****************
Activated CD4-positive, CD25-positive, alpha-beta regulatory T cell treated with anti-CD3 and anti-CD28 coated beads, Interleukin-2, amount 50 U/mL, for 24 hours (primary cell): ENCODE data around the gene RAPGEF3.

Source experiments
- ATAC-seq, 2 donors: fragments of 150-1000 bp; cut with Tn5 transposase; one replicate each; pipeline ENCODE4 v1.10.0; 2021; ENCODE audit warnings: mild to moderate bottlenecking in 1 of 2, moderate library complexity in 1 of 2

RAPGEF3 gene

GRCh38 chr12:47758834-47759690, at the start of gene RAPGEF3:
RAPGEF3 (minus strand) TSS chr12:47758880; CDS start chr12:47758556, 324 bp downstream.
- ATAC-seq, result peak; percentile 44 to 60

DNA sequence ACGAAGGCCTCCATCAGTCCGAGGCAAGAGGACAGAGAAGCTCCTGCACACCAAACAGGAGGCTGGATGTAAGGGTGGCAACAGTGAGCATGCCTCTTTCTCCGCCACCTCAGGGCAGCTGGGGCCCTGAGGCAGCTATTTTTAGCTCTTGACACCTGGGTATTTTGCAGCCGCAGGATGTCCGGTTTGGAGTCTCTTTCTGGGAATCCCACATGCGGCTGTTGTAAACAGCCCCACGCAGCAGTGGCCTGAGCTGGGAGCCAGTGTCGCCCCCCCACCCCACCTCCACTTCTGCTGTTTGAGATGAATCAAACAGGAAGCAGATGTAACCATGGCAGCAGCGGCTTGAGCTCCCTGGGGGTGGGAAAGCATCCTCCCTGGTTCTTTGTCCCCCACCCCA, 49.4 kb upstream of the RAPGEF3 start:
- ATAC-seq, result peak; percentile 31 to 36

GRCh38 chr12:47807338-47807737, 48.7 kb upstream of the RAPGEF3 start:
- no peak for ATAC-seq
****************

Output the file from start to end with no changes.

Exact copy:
Activated CD4-positive, CD25-positive, alpha-beta regulatory T cell treated with anti-CD3 and anti-CD28 coated beads, Interleukin-2, amount 50 U/mL, for 24 hours (primary cell): ENCODE data around the gene RAPGEF3.

Source experiments
- ATAC-seq, 2 donors: fragments of 150-1000 bp; cut with Tn5 transposase; one replicate each; pipeline ENCODE4 v1.10.0; 2021; ENCODE audit warnings: mild to moderate bottlenecking in 1 of 2, moderate library complexity in 1 of 2

RAPGEF3 gene

GRCh38 chr12:47758834-47759690, at the start of gene RAPGEF3:
RAPGEF3 (minus strand) TSS chr12:47758880; CDS start chr12:47758556, 324 bp downstream.
- ATAC-seq, result peak; percentile 44 to 60

DNA sequence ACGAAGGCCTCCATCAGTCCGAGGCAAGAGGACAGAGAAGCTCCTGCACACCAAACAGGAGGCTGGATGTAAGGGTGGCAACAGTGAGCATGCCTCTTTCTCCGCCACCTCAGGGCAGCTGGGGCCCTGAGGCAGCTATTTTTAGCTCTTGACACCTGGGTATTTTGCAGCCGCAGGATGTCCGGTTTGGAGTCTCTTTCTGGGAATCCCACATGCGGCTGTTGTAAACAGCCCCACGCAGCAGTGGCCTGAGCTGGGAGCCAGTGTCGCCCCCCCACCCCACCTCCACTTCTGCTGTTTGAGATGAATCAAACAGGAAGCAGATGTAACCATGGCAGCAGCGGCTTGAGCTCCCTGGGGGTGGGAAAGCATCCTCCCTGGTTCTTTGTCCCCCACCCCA, 49.4 kb upstream of the RAPGEF3 start:
- ATAC-seq, result peak; percentile 31 to 36

GRCh38 chr12:47807338-47807737, 48.7 kb upstream of the RAPGEF3 start:
- no peak for ATAC-seq